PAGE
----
Just a thought, not a recommendation.
In some ways, I find it hard to believe that I’m writing this. I’ve been mentally making fun of the value investors who have witlessly piling into MSFT over the past several years.
What’s wrong with them, I thought. The stock is trading at 4x book value, a statistic they used to beat growth investors over the head with as an obvious indication of preposterous overvaluation. More important, don’t they realize how weak the current management is? …and how deeply entrenched the top is through personal friendship with founder Bill Gates? If a decade+ of squandering corporate resources isn’t enough to force change, what would be?
Perversely, the golden goose of the Office suite has still been laying enough eggs not to impinge on the personal lifestyle of Mr. Gates, so there has been no practical reason for him to question the way his company is being run. And Gates’ public statements show him to be very deeply committed to providing jobs for his friends.
What has changed, you ask?
–Steve Ballmer, Bill’s now-billionaire college friend, is out. …and the search for a successor looks to be going far beyond the ususal (for MSFT) well-dressed, glib self-marketers to include people with actual management credentials. So maybe change is possible, after all.
–2014 may well be an average year in terms of gains, meaning that a stock that goes up by 10% (remember, MSFT has an above average dividend, too) will probably be an outperformer. So the bar is set pretty low. Earnings don’t necessarily need to show any acceleration, either. MSFT has been trading at about 2/3 of the market PE multiple for the past several years. Just the idea that the status quo is no longer acceptable to the MSFT board may be enough to give the stock the boost it needs.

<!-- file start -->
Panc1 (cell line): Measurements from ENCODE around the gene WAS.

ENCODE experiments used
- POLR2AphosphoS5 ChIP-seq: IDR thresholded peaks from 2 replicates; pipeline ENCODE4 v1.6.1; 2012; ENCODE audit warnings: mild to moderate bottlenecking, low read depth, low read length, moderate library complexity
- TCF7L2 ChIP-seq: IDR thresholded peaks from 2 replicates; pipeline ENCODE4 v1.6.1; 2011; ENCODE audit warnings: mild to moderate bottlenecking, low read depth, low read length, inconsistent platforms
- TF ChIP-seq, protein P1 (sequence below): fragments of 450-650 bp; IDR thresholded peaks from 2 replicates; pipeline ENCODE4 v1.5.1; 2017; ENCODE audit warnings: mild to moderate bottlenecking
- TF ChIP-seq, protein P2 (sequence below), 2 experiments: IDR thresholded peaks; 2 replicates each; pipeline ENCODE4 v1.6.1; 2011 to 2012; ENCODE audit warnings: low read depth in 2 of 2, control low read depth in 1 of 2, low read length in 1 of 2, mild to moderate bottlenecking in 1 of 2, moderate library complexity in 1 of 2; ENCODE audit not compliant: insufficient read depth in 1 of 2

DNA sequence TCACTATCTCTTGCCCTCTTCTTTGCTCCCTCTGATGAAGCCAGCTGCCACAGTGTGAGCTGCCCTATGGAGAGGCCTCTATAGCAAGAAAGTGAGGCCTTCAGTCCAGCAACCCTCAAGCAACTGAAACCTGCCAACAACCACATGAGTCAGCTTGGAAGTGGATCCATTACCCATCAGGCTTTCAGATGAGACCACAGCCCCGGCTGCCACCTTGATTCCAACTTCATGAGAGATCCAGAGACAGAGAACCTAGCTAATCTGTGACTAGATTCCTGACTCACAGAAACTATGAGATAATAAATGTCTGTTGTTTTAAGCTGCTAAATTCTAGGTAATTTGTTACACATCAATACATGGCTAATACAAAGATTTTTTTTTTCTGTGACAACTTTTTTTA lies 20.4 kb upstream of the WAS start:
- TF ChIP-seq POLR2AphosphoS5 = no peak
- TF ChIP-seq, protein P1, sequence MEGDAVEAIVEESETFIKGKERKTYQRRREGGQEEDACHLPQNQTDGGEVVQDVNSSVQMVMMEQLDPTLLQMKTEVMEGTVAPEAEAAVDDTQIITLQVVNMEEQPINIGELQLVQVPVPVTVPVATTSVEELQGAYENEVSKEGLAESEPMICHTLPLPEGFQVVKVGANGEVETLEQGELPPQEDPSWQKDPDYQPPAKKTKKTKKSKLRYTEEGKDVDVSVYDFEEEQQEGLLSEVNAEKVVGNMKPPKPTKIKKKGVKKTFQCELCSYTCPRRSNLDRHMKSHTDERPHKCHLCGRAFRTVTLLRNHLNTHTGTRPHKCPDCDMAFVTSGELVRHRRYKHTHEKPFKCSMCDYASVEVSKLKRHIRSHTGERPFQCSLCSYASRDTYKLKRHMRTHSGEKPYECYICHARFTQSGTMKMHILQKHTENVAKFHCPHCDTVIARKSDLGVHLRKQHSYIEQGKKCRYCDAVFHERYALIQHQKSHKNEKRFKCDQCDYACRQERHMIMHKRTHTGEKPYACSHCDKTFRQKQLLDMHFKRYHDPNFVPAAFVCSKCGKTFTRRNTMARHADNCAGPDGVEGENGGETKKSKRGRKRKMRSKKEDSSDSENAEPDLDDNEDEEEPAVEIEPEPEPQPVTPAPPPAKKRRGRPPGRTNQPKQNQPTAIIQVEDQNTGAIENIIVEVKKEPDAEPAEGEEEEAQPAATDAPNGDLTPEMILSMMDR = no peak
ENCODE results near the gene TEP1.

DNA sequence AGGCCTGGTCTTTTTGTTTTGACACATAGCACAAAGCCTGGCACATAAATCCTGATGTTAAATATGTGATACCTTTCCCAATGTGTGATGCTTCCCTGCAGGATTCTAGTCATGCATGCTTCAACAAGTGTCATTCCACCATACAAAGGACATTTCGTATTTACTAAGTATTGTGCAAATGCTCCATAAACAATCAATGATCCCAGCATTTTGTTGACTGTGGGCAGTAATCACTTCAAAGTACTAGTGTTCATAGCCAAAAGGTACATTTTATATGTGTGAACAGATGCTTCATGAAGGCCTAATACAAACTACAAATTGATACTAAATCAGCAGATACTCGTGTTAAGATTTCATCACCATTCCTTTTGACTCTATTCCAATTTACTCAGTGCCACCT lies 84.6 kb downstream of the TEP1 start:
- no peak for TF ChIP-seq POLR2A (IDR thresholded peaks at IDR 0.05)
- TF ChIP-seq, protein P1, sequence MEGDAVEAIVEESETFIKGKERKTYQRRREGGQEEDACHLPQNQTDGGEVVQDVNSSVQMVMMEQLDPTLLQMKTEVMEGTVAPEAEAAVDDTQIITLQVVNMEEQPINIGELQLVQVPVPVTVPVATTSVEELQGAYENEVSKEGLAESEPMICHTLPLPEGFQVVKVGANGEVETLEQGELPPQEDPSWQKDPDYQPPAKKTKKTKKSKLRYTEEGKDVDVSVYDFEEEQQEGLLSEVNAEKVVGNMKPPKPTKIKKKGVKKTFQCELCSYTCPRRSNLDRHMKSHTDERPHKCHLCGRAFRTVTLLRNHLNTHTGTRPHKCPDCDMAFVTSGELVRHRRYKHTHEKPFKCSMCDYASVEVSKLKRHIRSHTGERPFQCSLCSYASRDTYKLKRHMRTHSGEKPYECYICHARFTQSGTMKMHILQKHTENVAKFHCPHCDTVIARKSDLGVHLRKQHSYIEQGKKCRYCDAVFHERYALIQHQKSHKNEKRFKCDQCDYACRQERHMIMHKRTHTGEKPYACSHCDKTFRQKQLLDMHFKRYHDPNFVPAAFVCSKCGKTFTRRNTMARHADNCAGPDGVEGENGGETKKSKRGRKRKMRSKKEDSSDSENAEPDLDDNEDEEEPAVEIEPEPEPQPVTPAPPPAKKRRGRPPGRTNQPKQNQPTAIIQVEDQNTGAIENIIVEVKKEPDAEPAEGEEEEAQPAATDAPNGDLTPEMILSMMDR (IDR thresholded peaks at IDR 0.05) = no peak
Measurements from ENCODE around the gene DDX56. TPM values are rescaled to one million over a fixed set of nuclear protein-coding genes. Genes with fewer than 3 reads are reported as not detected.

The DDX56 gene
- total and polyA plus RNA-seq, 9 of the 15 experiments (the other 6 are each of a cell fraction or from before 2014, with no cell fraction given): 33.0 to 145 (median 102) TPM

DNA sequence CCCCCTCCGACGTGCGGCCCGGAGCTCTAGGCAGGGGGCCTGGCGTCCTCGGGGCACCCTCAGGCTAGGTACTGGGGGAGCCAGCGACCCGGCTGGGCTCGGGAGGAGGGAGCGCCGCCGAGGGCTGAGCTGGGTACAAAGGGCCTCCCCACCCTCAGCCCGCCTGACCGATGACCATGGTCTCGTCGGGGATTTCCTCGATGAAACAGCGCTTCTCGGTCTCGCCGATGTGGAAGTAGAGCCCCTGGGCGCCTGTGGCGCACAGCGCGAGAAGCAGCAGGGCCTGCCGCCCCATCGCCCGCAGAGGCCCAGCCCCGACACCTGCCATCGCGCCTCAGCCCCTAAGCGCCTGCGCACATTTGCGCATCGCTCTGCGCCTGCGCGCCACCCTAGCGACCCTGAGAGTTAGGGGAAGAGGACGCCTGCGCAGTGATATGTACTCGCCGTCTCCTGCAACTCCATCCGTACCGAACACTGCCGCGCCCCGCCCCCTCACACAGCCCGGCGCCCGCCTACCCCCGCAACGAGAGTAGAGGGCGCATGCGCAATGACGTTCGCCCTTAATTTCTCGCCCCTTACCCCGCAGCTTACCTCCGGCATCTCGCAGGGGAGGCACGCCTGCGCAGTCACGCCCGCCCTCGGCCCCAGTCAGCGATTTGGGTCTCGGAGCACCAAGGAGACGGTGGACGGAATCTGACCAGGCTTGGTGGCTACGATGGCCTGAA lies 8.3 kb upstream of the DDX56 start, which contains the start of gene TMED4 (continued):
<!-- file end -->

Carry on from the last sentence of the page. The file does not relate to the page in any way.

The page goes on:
Every so often I look at Microsoft as a possibility since it has a nice dividend and has grown nicely, but then I think it may have grown about as much as it will. I also worry that other operating systems and software may start to push Microsoft products out. I think we’re seeing a shift from PCs to smart phones and tablets. Most people never really needed a PC in the first place, and now that they have smart phones I think we’ll see PCs decline back to their previous levels. Microsoft may decline if they don’t find a way to make it into the smart phone and tablet markets. This is a shame since they finally have n OS that you don’t need to reboot three times a day.